Feature

Media: Double Standards - 'I continue to be impressed by the fakesheikh'

Ad directors from the Sunday papers compare notes on negotiation strategy, why quality content will survive and Becks' text sex.

IAN CLARK - ADVERTISING DIRECTOR, TIMES NEWSPAPERS

- What will be the next format innovation after compact?

The transformation to compact has been hugely successful for The Times both in terms of its readership and circulation and the opportunities it offers advertisers. I suspect formats will remain reasonably stable over the next few years. Our focus is Times Online and we are offering readers and advertisers a truly integrated, multiplatform approach.

- Do you cross-sell your daily and Sunday newspapers and why?

The Times, The Sunday Times and Times Online are all leading brands in their own right. Together, they make a formidable and complementary package.

- You magazine has gone on the newsstands. Do you think other women's Sunday supplements will follow suit?

It will be interesting to see how successful the newsstand You is. It's early days though, so let's see. Certainly, there are no plans for Style to follow suit.

- What is the most exciting thing you have delivered for advertisers in the past year?

Our development team is breaking new ground for advertisers. The campaign we ran for BT to coincide with the World Economic Forum in Davos is an example of what we can do with print and online editorial, advertising and events. Advertisers might highlight The Times was the only national to deliver a six-monthly circulation increase against the previous year for every month last year.

- How important are DVD giveaways to your marketing strategy and is it a sustainable long-term strategy?

DVDs are important for circulation, but they are not sustainable in isolation or any substitution for editorial content - which is why we focus heavily on the product and a broad mix of other engaging promotions.

- What is your style in negotiations with agencies and advertisers?

After 15 years working at agencies, I can appreciate that a collaborative approach gets the best deal for both parties. I would hope we're harsh but fair.

- Should we be concerned that falling editorial budgets at some newspapers will impact on quality in the market?

Our competitors have cut their editorial budgets at their peril, but we continue to invest heavily in the product and the quality is higher than ever.

- What is your all-time favourite Sunday newspaper expose?

For the sheer furore, the News of the World's expose of the Beckham texts.

- What newspaper did you read growing up?

The Daily Telegraph and The Sunday Times.

SIMON DAVIES - ADVERTISEMENT DIRECTOR, THE MAIL ON SUNDAY

- What will be the next format innovation after compact?

Calling "compact" an innovation is a bit of a stretch - the tabloid format isn't new, it's just new to some publishers. However, improving portability and accessibility of newspapers is key to their future, so I suspect we may eventually see further reductions in size. And, with the advances in the development of electronic paper, we'll all be downloading our morning papers to read on the hoverpod commute or in our self-steering cars on the way to the lifestyle theme park on a Sunday morning ...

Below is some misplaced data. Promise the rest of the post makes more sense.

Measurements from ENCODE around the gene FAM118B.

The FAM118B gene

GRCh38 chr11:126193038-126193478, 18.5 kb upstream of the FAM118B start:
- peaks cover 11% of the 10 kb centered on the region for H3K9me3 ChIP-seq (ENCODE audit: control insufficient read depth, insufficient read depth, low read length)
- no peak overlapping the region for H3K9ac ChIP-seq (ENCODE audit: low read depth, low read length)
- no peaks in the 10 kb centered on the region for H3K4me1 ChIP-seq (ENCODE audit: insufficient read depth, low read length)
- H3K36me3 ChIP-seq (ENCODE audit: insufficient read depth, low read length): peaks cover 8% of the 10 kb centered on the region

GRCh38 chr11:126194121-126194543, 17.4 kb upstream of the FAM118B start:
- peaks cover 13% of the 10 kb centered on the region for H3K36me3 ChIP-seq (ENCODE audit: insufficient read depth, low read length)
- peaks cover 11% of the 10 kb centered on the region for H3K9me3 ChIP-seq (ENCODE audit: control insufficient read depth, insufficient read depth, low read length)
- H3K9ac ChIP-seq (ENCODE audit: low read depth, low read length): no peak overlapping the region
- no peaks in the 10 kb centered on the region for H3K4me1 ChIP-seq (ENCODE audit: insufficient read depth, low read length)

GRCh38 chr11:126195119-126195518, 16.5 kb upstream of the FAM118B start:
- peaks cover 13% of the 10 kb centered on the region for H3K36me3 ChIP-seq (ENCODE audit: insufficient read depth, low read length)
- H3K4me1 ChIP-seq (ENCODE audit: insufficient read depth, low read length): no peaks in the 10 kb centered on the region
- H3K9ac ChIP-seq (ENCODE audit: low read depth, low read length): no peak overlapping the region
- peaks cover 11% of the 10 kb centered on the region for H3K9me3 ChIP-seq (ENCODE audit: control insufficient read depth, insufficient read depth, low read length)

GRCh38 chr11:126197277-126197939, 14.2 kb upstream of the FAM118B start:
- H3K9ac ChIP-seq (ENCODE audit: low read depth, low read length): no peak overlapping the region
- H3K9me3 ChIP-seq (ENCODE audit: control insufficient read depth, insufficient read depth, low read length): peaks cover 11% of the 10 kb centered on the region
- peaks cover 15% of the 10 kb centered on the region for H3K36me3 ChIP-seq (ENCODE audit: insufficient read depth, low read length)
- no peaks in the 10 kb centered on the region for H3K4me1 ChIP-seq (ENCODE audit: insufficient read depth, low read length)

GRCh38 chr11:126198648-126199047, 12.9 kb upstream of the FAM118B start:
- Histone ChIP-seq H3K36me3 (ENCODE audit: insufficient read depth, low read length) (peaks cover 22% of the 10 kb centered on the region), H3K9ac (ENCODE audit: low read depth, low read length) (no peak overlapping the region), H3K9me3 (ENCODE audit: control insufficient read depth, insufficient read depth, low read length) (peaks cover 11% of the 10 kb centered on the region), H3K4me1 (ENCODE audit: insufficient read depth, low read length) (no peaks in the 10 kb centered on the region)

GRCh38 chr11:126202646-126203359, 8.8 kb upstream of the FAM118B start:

- Do you cross-sell your daily and Sunday newspapers and why?

No, we don't cross-sell. We believe that the competition is healthy and that advertisers should be able to choose either The Mail on Sunday or the Daily Mail and not be subject to a conditional sell. Having said that, we do work together on creative pitches when using both brands offers the best solution for an advertiser.

- You magazine has gone on the newsstands. Do you think other women's Sunday supplements will follow suit?

No - I don't believe any other Sunday supplement has the strong brand identity and quality of You magazine.

- What is the most exciting thing you have delivered for advertisers in the past year?

Our magazines. We've launched the only men's magazine in the national press and we've relaunched our market-leading women's magazine and put it on the newsstand - a huge investment.

- How important are DVD giveaways to your marketing strategy and is it a sustainable long-term strategy?

DVDs are just one of the methods we use to encourage trial of the newspaper in order to build circulation. We will use it for as long as it keeps working for us or until film distributors crumble under the pressure from retailers not to supply product that is available for sale, as is happening with the music publishers.

- What is your style in negotiations with agencies and advertisers?

We believe in the strength of our product and we won't devalue our brands by jumping on the volume-driven discounting bandwagon. But we will explore every avenue and be as flexible as we can to offer best value within our own yield requirements. We all have a business to run.

- Should we be concerned that falling editorial budgets at some newspapers will impact on quality in the market?

It's not a problem we have at The Mail on Sunday. Inevitably, some of the less successful newspapers will see a compromise in editorial quality as cutbacks are made, but the strong brands will survive and prosper so quality will still be on offer.

- What is your all-time favourite Sunday newspaper expose?

I continue to be impressed by the News of the World's "fake sheikh", Mazher Mahmood. The fact that people in the public eye still fall for his set-ups says a great deal about the naive self-importance of the people we assign "celebrity" status in today's culture.

- What newspaper did you read growing up?

My father was, and still is, an avid fan of the Telegraph. I picked up the habit and still read it daily - however, the Saturday edition is by far the best (alongside the Daily Mail, Mr Zitter.) Sunday, however, was the "News of the Screws" and is now the Mail on Sunday followed by a vast selection that I read through the week.